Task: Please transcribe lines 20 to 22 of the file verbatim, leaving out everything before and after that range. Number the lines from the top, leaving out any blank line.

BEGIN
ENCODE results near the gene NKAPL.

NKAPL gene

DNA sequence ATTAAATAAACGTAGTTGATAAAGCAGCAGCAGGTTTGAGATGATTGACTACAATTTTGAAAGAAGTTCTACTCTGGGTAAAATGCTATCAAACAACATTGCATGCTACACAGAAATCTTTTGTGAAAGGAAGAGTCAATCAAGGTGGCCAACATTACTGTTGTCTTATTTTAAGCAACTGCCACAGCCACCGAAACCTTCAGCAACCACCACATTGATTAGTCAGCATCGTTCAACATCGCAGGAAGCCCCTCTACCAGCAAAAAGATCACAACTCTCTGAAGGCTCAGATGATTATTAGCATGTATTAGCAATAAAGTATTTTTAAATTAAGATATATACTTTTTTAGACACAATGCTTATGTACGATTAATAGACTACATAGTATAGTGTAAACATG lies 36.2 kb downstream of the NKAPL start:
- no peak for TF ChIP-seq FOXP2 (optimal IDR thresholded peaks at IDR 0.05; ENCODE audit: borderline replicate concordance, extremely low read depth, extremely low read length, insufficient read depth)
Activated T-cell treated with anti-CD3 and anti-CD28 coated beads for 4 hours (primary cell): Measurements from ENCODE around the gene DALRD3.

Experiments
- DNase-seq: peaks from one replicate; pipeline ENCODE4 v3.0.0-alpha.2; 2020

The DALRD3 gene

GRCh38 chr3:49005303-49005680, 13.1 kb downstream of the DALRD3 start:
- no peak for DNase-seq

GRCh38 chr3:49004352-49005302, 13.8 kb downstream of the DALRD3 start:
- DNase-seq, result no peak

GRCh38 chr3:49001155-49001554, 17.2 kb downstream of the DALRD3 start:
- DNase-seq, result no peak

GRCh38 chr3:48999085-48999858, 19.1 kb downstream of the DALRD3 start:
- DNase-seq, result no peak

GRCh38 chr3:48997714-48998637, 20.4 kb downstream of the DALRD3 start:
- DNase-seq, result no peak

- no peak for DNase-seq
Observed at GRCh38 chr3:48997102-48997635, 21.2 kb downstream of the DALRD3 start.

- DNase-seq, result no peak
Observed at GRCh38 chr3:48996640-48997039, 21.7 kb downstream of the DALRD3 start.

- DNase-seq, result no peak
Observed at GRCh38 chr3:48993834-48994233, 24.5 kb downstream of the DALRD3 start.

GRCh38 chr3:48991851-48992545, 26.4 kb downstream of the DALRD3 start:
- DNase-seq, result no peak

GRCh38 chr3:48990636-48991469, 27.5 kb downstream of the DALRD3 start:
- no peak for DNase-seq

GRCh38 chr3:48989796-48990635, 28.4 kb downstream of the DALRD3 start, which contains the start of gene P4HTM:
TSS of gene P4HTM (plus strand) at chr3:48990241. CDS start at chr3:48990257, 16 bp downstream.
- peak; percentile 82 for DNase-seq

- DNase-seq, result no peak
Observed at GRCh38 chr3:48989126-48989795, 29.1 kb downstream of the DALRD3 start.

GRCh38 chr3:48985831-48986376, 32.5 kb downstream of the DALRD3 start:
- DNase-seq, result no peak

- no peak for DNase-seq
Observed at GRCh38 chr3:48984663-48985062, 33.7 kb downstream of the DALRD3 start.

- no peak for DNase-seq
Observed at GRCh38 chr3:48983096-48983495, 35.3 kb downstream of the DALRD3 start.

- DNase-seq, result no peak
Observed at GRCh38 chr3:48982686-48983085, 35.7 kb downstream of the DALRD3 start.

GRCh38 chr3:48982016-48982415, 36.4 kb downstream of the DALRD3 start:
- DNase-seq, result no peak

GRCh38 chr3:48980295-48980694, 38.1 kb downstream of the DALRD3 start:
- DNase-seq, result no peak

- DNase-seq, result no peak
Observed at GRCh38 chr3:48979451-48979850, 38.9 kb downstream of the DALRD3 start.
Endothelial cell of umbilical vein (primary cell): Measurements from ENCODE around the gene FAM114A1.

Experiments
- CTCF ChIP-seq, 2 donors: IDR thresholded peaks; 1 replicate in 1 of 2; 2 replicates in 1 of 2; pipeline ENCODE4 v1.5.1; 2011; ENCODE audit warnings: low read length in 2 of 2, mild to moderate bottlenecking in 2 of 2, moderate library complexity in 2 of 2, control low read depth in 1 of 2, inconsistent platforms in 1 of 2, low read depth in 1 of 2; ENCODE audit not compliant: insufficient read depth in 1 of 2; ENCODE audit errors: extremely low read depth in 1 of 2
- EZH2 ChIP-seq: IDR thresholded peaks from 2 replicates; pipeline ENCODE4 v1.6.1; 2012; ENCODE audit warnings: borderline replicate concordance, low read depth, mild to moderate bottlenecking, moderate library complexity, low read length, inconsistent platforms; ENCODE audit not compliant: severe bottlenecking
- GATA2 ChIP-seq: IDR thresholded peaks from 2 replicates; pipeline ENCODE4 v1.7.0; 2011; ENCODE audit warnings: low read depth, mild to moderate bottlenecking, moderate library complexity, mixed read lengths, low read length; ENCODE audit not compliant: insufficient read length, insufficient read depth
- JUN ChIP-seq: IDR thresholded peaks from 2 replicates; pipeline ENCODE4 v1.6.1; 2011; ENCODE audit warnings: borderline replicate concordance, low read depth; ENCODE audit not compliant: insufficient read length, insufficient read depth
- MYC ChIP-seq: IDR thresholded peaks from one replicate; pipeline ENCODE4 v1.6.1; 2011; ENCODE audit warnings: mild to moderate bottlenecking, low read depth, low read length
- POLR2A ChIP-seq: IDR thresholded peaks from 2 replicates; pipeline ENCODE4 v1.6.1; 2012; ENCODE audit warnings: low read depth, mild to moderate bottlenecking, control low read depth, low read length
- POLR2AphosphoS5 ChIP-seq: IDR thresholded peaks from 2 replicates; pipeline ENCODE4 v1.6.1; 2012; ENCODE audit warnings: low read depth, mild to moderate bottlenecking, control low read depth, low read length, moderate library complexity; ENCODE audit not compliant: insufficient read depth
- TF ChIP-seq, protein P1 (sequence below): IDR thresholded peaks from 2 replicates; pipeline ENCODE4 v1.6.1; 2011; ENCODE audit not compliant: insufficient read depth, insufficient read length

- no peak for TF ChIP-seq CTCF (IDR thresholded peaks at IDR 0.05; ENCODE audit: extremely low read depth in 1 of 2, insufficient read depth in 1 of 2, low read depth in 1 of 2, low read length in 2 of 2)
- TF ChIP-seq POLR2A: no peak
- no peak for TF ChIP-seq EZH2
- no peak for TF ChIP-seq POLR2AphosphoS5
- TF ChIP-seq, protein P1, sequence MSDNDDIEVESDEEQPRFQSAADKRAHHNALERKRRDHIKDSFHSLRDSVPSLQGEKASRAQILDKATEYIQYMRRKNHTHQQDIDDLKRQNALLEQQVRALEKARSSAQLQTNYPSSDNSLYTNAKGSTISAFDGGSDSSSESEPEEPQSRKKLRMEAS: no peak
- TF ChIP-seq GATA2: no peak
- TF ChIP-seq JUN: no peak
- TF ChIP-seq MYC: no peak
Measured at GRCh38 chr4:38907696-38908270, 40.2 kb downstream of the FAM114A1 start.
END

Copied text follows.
Observed at GRCh38 chr3:48997102-48997635, 21.2 kb downstream of the DALRD3 start.

- DNase-seq, result no peak
Observed at GRCh38 chr3:48996640-48997039, 21.7 kb downstream of the DALRD3 start.